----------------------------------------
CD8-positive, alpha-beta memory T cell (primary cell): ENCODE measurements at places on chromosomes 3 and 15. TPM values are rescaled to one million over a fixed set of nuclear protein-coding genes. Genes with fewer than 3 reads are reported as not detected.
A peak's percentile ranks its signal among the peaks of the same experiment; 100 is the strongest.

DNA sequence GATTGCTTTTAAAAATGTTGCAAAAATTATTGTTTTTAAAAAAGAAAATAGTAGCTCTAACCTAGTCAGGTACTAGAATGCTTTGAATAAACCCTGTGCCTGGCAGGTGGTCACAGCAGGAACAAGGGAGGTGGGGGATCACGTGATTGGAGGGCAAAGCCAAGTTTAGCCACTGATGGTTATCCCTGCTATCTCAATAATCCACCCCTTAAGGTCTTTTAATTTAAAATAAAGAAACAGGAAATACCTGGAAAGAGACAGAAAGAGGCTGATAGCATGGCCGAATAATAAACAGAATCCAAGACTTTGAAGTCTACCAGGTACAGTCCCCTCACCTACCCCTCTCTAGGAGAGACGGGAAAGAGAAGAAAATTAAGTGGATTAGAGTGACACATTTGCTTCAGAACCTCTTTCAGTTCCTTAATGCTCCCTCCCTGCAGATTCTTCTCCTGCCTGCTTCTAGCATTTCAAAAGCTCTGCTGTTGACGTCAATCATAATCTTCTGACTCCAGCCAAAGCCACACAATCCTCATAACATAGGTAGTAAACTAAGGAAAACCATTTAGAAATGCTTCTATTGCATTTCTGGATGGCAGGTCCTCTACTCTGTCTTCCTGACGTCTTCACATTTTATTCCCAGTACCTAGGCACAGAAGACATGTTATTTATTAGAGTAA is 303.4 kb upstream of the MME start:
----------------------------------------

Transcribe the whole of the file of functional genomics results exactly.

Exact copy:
CD8-positive, alpha-beta memory T cell (primary cell): ENCODE measurements at places on chromosomes 3 and 15. TPM values are rescaled to one million over a fixed set of nuclear protein-coding genes. Genes with fewer than 3 reads are reported as not detected.
A peak's percentile ranks its signal among the peaks of the same experiment; 100 is the strongest.

DNA sequence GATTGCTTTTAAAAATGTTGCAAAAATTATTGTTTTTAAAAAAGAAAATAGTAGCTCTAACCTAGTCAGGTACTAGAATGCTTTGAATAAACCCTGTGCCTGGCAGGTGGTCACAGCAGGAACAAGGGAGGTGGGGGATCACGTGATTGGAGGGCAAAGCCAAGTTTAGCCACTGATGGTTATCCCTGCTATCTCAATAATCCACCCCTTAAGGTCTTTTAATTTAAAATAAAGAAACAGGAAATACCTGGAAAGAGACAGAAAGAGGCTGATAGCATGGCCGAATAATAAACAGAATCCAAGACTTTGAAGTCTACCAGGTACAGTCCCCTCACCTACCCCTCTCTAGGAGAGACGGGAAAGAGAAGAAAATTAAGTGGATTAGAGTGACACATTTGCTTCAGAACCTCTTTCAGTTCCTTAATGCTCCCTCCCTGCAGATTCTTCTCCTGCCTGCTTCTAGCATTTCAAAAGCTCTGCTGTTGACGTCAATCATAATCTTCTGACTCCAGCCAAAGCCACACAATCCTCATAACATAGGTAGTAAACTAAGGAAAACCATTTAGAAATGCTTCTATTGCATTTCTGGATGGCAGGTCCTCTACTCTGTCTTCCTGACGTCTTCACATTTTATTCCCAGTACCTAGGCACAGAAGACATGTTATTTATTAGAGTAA is 303.4 kb upstream of the MME start: